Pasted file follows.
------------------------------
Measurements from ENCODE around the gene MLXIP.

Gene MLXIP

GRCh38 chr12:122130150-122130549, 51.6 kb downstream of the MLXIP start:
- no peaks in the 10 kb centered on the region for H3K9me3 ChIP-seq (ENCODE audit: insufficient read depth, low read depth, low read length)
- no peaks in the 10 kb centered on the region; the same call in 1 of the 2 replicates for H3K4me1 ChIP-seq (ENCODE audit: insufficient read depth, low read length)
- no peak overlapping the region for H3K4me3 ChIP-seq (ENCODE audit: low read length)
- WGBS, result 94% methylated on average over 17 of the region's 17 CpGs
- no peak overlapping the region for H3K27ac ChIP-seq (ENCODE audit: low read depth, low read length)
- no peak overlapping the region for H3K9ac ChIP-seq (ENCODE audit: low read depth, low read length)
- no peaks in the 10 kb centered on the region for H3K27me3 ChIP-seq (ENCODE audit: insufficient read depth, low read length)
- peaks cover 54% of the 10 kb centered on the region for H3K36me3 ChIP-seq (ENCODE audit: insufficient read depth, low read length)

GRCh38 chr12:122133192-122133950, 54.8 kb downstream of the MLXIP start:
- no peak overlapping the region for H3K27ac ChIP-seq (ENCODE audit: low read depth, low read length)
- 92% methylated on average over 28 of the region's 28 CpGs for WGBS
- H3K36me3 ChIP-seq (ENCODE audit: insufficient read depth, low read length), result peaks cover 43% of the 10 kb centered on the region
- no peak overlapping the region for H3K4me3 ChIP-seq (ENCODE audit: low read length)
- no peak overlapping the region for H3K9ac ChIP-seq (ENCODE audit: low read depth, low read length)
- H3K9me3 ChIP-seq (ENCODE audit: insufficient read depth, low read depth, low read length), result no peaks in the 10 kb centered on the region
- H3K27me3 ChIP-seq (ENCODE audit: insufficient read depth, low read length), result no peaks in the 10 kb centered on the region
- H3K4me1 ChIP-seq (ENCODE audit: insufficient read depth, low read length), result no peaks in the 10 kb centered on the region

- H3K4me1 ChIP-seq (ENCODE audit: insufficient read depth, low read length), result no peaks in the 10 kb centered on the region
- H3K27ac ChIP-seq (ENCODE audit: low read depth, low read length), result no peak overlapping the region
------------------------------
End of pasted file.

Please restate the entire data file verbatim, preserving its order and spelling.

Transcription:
Measurements from ENCODE around the gene MLXIP.

Gene MLXIP

GRCh38 chr12:122130150-122130549, 51.6 kb downstream of the MLXIP start:
- no peaks in the 10 kb centered on the region for H3K9me3 ChIP-seq (ENCODE audit: insufficient read depth, low read depth, low read length)
- no peaks in the 10 kb centered on the region; the same call in 1 of the 2 replicates for H3K4me1 ChIP-seq (ENCODE audit: insufficient read depth, low read length)
- no peak overlapping the region for H3K4me3 ChIP-seq (ENCODE audit: low read length)
- WGBS, result 94% methylated on average over 17 of the region's 17 CpGs
- no peak overlapping the region for H3K27ac ChIP-seq (ENCODE audit: low read depth, low read length)
- no peak overlapping the region for H3K9ac ChIP-seq (ENCODE audit: low read depth, low read length)
- no peaks in the 10 kb centered on the region for H3K27me3 ChIP-seq (ENCODE audit: insufficient read depth, low read length)
- peaks cover 54% of the 10 kb centered on the region for H3K36me3 ChIP-seq (ENCODE audit: insufficient read depth, low read length)

GRCh38 chr12:122133192-122133950, 54.8 kb downstream of the MLXIP start:
- no peak overlapping the region for H3K27ac ChIP-seq (ENCODE audit: low read depth, low read length)
- 92% methylated on average over 28 of the region's 28 CpGs for WGBS
- H3K36me3 ChIP-seq (ENCODE audit: insufficient read depth, low read length), result peaks cover 43% of the 10 kb centered on the region
- no peak overlapping the region for H3K4me3 ChIP-seq (ENCODE audit: low read length)
- no peak overlapping the region for H3K9ac ChIP-seq (ENCODE audit: low read depth, low read length)
- H3K9me3 ChIP-seq (ENCODE audit: insufficient read depth, low read depth, low read length), result no peaks in the 10 kb centered on the region
- H3K27me3 ChIP-seq (ENCODE audit: insufficient read depth, low read length), result no peaks in the 10 kb centered on the region
- H3K4me1 ChIP-seq (ENCODE audit: insufficient read depth, low read length), result no peaks in the 10 kb centered on the region

- H3K4me1 ChIP-seq (ENCODE audit: insufficient read depth, low read length), result no peaks in the 10 kb centered on the region
- H3K27ac ChIP-seq (ENCODE audit: low read depth, low read length), result no peak overlapping the region